"We are working hard to make sure that they have a safe and civil place for them to soar," said Principal Marcia Reed of 186th Street Elementary School in Gardena.
Reed is used to delivering pep talks to students, teachers and parents. And this may be a good time for a pep talk.
Recent teacher arrests at Miramonte Elementary School in Florence have also given Reed a good reason to reinforce guidelines on interaction with students. She said she begins training her teachers on their roles as educators and mentors from the beginning of the school year
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"We meet as a team and we talk about he do's and the don'ts. We make sure teachers are not staying in classrooms alone with children," she said.
"We make sure that our children are going in twos to the restroom. So there's just basic safety things that we make sure is first and foremost in this setting."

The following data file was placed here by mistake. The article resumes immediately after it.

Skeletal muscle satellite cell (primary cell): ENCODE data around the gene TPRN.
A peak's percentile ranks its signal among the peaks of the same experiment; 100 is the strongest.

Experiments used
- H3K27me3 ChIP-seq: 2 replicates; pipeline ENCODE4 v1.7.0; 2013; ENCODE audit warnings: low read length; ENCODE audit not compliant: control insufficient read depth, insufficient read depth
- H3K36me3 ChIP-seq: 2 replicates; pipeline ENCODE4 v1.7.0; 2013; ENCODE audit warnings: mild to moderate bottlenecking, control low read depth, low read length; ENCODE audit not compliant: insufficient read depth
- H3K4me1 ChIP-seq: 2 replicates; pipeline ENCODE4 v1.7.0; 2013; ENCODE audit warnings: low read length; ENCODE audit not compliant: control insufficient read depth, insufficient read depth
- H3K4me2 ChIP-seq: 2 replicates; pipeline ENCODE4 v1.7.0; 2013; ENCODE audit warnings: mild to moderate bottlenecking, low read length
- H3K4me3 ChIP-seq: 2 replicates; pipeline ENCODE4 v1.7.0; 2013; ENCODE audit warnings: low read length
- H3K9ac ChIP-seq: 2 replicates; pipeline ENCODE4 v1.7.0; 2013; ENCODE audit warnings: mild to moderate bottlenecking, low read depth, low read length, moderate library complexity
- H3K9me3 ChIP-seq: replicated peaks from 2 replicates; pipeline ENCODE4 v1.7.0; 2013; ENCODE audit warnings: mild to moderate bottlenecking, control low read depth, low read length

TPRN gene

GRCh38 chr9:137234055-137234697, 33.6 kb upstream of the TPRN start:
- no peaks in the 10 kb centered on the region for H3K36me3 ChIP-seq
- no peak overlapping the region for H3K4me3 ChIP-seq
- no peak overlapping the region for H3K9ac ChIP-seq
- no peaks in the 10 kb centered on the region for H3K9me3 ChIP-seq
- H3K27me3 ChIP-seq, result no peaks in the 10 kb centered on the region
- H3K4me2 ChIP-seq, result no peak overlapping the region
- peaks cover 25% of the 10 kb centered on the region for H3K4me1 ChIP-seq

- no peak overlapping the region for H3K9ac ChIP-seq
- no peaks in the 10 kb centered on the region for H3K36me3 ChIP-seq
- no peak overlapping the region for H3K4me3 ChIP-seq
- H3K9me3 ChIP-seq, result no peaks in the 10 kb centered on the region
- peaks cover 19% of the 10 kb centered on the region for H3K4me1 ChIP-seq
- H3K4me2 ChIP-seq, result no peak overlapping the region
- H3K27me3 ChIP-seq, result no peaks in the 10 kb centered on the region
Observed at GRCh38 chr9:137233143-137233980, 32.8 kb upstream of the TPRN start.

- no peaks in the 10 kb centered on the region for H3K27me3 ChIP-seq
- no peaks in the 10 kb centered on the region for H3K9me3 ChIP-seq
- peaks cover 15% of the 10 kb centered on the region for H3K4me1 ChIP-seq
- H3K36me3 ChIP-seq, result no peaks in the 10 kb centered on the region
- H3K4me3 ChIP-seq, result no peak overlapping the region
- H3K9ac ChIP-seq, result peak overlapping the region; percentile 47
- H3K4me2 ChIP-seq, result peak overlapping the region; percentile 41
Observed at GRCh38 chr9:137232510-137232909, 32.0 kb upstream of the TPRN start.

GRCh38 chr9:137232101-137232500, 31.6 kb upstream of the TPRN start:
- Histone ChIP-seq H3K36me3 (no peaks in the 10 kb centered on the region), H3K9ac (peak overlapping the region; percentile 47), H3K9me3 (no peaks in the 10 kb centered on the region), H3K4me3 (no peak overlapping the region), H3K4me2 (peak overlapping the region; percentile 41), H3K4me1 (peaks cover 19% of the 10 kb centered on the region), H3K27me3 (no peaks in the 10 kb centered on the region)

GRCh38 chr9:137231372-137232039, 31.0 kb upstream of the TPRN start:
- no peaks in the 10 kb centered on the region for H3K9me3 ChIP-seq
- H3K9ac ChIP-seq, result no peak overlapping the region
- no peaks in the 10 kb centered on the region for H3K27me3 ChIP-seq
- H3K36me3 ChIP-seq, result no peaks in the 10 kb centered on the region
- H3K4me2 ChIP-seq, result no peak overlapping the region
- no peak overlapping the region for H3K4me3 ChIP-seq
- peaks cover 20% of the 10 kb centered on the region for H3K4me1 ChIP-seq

Principal Reed also ensures all teachers are well informed of school district regulations and are up to date on child abuse and other bulletins they are mandated to know.
"We have access to the steps we need to take if we see something that we felt was inappropriate," said Claudia Garcia Valles, fourth grade teacher.
"Despite all the bad circumstances, overall we work hard and we do the best we can," she said. "There's just some bad apples in every occupation."
The lessons go beyond the classroom. At the school's annual Super Bowl Rally, employees and parents gathered with local football players to spread what they call a "college going culture."
There are also monthly meetings with Principal Reed for parents to air any concerns.
"And we welcome them to come to the class and see how we are scoring."
Priscilla Garcia appreciated that. She has a fourth grader and a kindergarten student at the school.
"It's my older son's first year here," Garcia said. "He came from another school, which was a good school as well, but I see a lot going on in this school and I really, really like it."